Massey thinks that the people that get to vote and the people in this room do not represent the diverse views of the community.  Patrice seems to agree to an extent ? put choices on the ballot because the voting procedure theoretically reduces the risk of vote splitting.  Galloway is urging caution using the example of security assistance to SE Asia ? looked great on paper ? but lacked depth.  Committee must carefully consider the long-term viability of the topic without necessarily being overly concerned with writing a topic for the last day of the NDT.  Stables and Massey go back and forth about how a "bad" topic is in the eye of the beholder.  Perhaps the committee goofed in putting the security assistance topic on the ballot but the voters goofed because they chose a poor topic.

Mancuso wonders how many resolutions the committee can actually write that are truly any good.  Last year the TC wrote 3 lower-quality resolutions on the last morning.  

Mancuso thinks the TC can enhance inclusivity with the cases/areas included in resolutions.  Variety in "types" of resolutions can enhance diversity.  But a diversity of issues can be included in resolutions are similar in "type."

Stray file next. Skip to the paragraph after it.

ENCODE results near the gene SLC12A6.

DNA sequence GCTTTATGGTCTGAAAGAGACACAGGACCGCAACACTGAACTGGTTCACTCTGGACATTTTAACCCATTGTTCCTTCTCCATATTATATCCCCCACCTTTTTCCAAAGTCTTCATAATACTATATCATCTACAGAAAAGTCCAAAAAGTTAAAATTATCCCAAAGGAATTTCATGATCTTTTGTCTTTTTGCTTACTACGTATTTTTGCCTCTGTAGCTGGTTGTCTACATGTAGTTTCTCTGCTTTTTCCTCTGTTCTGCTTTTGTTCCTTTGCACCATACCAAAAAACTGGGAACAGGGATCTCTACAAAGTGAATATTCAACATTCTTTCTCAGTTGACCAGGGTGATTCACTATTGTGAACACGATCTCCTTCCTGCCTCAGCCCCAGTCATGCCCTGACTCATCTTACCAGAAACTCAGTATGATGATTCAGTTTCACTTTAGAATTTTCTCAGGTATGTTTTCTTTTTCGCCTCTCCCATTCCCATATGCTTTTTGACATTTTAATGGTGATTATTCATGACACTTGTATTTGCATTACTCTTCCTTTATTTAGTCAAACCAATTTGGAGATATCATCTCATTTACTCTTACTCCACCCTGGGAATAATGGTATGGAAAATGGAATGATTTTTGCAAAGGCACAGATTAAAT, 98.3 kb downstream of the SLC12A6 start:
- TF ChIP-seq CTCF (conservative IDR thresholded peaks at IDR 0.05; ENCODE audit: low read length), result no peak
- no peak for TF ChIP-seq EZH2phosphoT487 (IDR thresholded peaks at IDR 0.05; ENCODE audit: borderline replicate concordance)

Vik Keenan argues that resolutions cannot be worded to be all things to all people.  Resolutions can be worded in ways that make people feel the wording excludes are certain type of debate.  People get reactive, etc.  It's not just the areas in a list.  It can be the actor, action, etc.  

Galloway has come around in that he doesn't think the topic should force the aff to defend the more "conservative" positions (a la econ pressure on china, increase federal control in indian country, etc.)

There is some discussion about trying to be too ideologically narrow in topic construction.  The lit sometimes get too limited over the year.  Last year there was a lot of fighting on the TC over whether a better topic would be of the "be mean to china" variety or the "be nice to china" direction.